Currently, patients can order many genetic tests from so called DNA direct-to-consumer (DTC) companies and receive the results without the guidance of a doctor or genetic counselor to interpret them. DTC companies sprung up around 2004 when saliva based genetic test were shown to be almost as exact as blood tests, which had been the traditional method of obtaining DNA. This allowed genetic testing to escape from the clinic as people could now provide DNA samples by spitting in a tube and mailing it to the lab at only a fraction of the cost of blood tests.
DTC testing is available from numerous companies to assess the risk for type 2 diabetes, back pain, blood clots, various cancers (including breast, lung, skin, and stomach), obesity and literally hundreds of other disorders. Sometimes insurance companies or government programs cover the cost of the tests.
The services offered by DNA DTC companies may be seen as analogous to other medical screening tests that provide clinical information cheaply, anonymously and without necessarily involving their insurance companies, including sexually-transmitted disease (STD) tests at walk-in clinics, blood tests from private labs and over-the counter tests for blood sugar, ovulation and pregnancy. For example, at walkinlab.com, anyone can get blood screened for signs of many diseases covered in DTC tests, such as cancer, diabetes and allergies.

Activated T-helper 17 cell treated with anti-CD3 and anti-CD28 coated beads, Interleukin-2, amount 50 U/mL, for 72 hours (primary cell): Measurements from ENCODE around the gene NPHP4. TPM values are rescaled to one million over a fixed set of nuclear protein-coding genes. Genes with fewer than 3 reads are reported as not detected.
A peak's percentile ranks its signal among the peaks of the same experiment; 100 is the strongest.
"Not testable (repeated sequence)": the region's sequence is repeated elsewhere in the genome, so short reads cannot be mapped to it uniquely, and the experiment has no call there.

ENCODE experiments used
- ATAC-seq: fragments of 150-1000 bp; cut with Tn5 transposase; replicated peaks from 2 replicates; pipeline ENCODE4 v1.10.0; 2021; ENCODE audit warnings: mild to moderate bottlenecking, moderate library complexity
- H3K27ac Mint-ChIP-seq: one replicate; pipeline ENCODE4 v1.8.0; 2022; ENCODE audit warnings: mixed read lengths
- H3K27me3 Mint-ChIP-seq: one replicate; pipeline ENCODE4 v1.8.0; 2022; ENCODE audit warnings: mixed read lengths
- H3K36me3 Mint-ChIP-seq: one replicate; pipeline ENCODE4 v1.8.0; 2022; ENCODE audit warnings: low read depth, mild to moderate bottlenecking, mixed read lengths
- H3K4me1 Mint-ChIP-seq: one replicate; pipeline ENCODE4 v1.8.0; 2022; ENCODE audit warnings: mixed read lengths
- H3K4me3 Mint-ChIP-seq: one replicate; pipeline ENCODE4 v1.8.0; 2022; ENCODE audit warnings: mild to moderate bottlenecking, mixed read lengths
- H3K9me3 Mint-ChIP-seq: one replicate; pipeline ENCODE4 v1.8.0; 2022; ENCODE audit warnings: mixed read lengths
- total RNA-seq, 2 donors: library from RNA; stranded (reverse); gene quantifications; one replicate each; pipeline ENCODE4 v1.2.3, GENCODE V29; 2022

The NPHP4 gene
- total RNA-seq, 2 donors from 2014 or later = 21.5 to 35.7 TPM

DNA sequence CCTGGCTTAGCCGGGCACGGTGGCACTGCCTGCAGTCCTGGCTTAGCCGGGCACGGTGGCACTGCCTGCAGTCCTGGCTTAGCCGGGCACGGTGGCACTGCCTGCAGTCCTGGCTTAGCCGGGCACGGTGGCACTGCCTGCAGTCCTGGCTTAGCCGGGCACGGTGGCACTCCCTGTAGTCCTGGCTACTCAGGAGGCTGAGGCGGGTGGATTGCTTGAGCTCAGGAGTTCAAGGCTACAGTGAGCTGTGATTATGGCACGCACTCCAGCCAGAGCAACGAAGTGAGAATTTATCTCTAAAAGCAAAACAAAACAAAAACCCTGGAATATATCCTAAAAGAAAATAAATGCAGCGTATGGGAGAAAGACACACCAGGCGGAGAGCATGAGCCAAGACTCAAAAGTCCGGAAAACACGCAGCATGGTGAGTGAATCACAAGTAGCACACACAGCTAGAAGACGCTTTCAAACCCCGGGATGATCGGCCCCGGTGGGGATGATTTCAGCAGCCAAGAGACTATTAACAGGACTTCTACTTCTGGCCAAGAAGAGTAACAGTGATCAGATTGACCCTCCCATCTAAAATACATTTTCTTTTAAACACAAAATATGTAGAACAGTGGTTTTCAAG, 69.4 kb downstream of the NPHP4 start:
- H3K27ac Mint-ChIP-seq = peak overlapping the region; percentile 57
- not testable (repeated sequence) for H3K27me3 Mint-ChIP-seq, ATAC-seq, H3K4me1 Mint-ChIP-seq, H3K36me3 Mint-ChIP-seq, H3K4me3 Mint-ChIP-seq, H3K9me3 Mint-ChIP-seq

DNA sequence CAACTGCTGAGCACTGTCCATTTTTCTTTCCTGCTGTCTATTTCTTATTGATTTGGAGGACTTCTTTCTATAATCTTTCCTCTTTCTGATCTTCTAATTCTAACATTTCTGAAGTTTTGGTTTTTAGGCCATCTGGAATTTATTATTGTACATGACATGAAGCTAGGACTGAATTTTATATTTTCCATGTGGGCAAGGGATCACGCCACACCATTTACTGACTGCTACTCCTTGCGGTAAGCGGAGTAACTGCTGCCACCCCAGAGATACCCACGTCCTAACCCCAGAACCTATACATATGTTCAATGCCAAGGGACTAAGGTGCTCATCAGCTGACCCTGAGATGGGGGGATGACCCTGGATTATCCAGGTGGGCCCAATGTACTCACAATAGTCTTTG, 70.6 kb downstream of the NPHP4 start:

Despite the obvious benefit of DTC services to consumers—it’s fast and far less expensive than being forced to involve a counselor, doctor, clinic or hospital—some medical professionals and ethicists have argued that easily available genetic tests outside of a clinical setting heightens the potential for the misinterpretation of results and, consequently, sets up patients to make regrettable life decisions. They maintain that DTC company advertisements may overstate the predictability of tests and people who receive results in their home do not have professional help to identify the necessary clinical follow-ups should they test positive for a mutation.